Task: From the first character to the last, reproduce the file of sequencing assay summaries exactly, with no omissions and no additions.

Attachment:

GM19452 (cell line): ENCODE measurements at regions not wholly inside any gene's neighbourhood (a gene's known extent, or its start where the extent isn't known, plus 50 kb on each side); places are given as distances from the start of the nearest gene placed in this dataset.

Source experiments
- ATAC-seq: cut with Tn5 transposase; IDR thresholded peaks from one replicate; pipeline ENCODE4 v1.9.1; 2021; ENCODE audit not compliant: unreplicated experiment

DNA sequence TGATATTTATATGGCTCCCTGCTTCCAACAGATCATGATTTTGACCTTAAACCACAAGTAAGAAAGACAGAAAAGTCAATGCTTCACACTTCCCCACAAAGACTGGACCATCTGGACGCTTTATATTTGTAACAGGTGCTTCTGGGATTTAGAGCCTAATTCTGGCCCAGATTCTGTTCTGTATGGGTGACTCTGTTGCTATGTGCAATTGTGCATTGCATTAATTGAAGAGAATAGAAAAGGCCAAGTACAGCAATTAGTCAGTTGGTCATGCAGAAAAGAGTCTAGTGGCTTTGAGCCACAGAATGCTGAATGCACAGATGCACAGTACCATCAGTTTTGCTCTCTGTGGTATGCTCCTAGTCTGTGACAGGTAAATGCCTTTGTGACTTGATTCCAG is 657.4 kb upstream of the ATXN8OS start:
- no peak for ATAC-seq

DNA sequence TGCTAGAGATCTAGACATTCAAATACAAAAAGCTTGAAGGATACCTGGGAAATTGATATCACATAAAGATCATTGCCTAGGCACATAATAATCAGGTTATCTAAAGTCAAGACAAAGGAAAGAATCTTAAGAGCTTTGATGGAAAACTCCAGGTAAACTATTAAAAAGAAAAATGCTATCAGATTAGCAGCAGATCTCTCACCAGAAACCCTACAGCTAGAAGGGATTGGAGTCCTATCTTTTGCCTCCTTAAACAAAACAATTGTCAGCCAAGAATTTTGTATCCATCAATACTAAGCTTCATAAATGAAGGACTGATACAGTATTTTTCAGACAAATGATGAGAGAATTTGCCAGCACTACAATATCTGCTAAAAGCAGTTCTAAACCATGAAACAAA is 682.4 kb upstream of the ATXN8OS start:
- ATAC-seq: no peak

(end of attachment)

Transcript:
GM19452 (cell line): ENCODE measurements at regions not wholly inside any gene's neighbourhood (a gene's known extent, or its start where the extent isn't known, plus 50 kb on each side); places are given as distances from the start of the nearest gene placed in this dataset.

Source experiments
- ATAC-seq: cut with Tn5 transposase; IDR thresholded peaks from one replicate; pipeline ENCODE4 v1.9.1; 2021; ENCODE audit not compliant: unreplicated experiment

DNA sequence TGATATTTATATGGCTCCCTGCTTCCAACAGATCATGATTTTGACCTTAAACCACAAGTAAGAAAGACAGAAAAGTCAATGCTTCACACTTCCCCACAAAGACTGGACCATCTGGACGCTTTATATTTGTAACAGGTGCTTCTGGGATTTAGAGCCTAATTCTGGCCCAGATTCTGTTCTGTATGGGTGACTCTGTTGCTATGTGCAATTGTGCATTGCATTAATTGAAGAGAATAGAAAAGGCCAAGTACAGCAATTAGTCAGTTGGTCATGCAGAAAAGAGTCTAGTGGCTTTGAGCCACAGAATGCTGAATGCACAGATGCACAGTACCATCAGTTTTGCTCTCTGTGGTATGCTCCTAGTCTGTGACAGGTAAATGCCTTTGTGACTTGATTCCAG is 657.4 kb upstream of the ATXN8OS start:
- no peak for ATAC-seq

DNA sequence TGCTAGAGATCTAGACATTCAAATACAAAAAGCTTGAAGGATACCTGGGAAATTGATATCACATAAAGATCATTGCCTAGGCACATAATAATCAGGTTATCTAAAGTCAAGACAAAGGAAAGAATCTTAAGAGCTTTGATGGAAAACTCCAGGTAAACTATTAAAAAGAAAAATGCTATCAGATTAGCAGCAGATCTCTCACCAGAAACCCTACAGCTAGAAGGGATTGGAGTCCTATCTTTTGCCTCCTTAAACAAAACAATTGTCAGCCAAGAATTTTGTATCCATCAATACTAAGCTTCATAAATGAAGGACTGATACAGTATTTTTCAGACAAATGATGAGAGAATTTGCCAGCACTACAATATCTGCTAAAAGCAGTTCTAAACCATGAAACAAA is 682.4 kb upstream of the ATXN8OS start:
- ATAC-seq: no peak